Call: 416-724-4666

Slate Roof Installation – Installing a Closed Valley

After finishing with the open valley, now we’ll outline the installation of a closed valley. A closed valley detail is when slates come together and meet so you cannot see any valley flashing underneath. Closed valley metal flashings are interwoven one piece at a time with each slate as it is installed.

Closed Valley Installation in Detail

Valley flashings may be rectangular, diamond or v-shaped. Their size will vary with the length, width, and exposure of the slate and the slope(s) of the adjoining roofs. Measure to see if an extra wide slate or “slate-and-a-half” is required to avoid nailing into any valley flashing. To measure your first slate to be cut, mark the bottom of the slate. Then mark the intersection point, by turning the slate over.

Trace a straight line between the two marks. Cutting the slate from the backside will give a beveled (chamfered) edge finish on the face of the slate. Install the slate into place. Drive the nail head down so that it’s cleanly set in the countersinks left by the punching in the slate. Nails should not be over-driven, nor under-driven.

Closed valley flashing should always be stepped up in pieces and not in long sections. Install the field slates as you approach the valley and cut slates immediately adjacent to the valley to align together. Drive 2 nails into the upper edge portion of the slate to avoid puncturing the valley flashing. You can use the point of your slate hammer to punch holes (from the backside) so that a countersunk hole is created on the front side of the slate. Repeat the same process on the other side so the adjoining slates butt together in the center of the valley.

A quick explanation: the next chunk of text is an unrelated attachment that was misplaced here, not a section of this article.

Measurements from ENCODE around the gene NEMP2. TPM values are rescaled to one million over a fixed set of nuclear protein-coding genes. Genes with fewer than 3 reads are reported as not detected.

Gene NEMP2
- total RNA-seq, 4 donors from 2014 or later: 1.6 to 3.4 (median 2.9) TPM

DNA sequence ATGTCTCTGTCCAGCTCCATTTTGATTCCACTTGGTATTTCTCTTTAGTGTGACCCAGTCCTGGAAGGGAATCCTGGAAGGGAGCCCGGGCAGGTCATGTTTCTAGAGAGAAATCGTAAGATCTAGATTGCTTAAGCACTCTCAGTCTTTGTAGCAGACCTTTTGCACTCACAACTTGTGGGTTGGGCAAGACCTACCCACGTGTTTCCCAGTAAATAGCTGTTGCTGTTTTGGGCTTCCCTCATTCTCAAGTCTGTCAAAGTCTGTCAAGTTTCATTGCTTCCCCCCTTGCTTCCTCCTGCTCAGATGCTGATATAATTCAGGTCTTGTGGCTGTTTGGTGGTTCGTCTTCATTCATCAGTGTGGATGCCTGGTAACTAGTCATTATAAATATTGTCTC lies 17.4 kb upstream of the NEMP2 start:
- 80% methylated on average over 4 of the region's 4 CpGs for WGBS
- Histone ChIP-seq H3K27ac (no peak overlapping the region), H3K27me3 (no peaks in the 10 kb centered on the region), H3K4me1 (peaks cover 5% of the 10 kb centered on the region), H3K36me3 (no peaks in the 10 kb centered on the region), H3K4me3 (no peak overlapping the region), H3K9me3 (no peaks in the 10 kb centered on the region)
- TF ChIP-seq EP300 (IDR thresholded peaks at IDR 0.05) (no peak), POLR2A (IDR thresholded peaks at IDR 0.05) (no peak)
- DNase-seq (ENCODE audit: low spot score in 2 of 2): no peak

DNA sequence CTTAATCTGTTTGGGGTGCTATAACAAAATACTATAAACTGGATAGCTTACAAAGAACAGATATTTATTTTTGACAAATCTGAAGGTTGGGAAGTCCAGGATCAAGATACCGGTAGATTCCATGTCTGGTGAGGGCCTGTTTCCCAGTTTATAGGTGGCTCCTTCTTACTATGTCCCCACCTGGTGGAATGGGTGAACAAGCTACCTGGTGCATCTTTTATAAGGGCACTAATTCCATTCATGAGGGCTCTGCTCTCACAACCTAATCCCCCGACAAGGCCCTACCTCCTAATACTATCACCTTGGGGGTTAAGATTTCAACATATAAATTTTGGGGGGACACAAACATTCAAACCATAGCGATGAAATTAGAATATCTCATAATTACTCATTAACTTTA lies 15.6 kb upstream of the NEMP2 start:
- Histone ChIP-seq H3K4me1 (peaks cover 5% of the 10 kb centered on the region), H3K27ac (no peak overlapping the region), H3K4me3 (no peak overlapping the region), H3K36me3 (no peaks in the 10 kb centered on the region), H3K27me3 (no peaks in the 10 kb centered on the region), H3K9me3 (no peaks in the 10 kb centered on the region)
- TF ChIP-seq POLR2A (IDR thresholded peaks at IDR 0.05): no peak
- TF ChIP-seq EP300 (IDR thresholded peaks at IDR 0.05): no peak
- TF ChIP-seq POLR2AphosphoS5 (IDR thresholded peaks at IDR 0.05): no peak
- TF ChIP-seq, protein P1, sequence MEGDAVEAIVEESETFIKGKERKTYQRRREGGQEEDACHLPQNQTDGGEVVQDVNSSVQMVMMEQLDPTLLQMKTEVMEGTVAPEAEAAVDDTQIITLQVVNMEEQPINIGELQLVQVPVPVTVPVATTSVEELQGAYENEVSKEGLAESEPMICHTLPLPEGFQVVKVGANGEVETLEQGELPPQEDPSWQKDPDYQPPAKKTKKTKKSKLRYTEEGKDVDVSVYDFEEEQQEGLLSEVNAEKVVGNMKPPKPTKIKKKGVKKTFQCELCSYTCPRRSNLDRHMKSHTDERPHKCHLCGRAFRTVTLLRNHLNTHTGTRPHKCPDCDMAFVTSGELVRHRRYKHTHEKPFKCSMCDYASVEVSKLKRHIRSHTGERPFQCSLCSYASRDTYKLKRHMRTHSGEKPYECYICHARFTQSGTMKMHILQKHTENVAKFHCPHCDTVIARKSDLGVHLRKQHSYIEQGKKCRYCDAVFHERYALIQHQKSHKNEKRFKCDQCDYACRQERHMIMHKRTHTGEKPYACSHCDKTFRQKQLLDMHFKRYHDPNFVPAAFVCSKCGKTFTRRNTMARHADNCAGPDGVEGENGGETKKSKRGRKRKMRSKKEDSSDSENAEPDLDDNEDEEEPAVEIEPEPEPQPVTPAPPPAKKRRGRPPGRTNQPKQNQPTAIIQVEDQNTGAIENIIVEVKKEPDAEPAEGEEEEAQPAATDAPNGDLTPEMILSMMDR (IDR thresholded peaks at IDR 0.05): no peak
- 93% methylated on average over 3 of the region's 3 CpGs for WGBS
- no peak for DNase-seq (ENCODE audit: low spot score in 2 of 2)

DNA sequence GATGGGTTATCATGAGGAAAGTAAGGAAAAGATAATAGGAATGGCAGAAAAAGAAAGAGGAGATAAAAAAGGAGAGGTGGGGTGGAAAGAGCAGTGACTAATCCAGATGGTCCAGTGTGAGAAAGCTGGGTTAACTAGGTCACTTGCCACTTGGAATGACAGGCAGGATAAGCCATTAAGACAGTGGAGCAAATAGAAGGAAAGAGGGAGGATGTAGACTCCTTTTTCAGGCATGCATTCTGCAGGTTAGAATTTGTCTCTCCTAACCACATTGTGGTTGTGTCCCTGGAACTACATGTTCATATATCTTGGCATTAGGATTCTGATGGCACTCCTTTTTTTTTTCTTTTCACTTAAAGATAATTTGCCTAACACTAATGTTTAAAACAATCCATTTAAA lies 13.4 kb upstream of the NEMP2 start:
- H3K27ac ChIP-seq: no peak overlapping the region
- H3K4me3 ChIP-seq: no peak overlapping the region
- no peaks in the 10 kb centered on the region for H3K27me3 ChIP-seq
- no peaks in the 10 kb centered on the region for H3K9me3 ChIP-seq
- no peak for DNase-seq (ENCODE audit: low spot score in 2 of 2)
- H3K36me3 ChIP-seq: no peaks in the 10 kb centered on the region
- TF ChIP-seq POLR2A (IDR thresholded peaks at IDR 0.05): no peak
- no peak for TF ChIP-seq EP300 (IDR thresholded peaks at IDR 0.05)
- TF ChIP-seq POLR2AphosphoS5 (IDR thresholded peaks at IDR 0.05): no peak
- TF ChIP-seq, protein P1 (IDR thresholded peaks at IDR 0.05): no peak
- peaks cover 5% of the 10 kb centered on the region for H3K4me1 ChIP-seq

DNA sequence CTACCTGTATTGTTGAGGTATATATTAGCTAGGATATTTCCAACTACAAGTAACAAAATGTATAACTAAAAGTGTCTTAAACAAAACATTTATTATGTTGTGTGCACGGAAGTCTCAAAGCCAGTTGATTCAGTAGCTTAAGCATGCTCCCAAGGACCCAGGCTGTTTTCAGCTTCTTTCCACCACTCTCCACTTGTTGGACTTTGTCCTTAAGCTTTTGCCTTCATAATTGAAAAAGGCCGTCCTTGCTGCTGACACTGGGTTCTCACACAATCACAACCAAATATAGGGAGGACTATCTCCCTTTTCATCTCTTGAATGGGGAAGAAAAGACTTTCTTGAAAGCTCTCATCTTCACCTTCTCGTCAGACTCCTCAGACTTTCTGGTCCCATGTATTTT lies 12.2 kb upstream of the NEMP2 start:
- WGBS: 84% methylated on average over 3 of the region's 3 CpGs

Install the next piece of interwoven valley flashing with 2 nails. Line up your next piece of slate 180 degrees so that it can be marked, cut and fit into the valley. Transpose these marks to the backside of the slate. Lay the slate in the valley so that the intersecting spot can be marked for the correct angle. From both intersecting points, draw a line on the back of the slate so it can be cut with the beveled (chamfered) edge finish on the face of the slate.

Repeat this process up the roof, ensuring the bottom of the slates line up evenly.

I hope this has helped you understand the basics of installing a closed valley.

For more info visit www.slateassociation.org and become a member.

Request Information

Please select the STAR and click the SUBMIT button

I have never had anything except a 5 Star Experience when working with North Country Slate.

- ABC Supply, Outside Sales

When our clients are looking for a natural slate roof, we highly recommend North Country Slate.

- Raines Brothers, Inc.

We have used North Country black on a large number of occasions, and we’ve found it to be an excellent quality slate it is very “workable”.

- John Chan, The Durable Slate Company
Looking for a slate roofing contractor?
We work with the top “slaters” to ensure quality installation from slate roofing repairs, restoration or new construction. Read More
What sizes of roofing slate are available?
The standard sizes for roofing slate start at 12″ in length and increase by 2-inch increments up to 24″ in length. Read More
How much does a slate roof cost? We are often asked by designers, architects, home and building owners “What will a slate roof cost me”?
On average, North American produced S-1 rated roofing slate will cost $400 – $600 USD per square (100 square feet) or $4.00 to $6. Read More

© 2020 Slate Roof Shingles & Roofing Materials - Ncslate.com. All Rights Reserved.

Powered by TechWyse
TechWyse